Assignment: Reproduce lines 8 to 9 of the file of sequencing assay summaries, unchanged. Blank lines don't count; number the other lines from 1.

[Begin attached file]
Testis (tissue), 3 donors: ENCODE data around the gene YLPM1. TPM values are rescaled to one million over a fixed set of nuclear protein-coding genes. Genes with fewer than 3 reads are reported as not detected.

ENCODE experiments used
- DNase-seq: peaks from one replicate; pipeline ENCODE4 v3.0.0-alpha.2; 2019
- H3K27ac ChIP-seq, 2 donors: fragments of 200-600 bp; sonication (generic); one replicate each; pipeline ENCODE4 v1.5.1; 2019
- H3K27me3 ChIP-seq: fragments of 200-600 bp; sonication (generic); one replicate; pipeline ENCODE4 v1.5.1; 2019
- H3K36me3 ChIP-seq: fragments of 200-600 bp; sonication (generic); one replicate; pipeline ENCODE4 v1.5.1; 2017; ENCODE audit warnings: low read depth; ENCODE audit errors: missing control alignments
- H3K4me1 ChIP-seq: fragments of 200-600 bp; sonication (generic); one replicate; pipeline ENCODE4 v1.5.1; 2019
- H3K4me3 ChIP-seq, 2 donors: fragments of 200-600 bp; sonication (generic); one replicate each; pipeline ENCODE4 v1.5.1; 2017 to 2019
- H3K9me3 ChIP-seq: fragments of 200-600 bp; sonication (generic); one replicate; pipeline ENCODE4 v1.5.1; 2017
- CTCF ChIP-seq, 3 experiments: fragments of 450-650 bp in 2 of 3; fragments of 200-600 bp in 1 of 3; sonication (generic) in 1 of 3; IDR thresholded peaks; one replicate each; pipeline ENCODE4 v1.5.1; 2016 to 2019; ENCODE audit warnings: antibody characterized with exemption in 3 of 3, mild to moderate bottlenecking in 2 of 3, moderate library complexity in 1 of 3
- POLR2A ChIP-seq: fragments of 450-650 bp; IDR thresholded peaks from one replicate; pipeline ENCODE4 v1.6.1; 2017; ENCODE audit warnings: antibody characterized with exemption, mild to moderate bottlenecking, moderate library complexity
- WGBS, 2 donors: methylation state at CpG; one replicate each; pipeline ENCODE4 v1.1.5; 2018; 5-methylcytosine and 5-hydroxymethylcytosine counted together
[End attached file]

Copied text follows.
- H3K4me3 ChIP-seq, 2 donors: fragments of 200-600 bp; sonication (generic); one replicate each; pipeline ENCODE4 v1.5.1; 2017 to 2019
- H3K9me3 ChIP-seq: fragments of 200-600 bp; sonication (generic); one replicate; pipeline ENCODE4 v1.5.1; 2017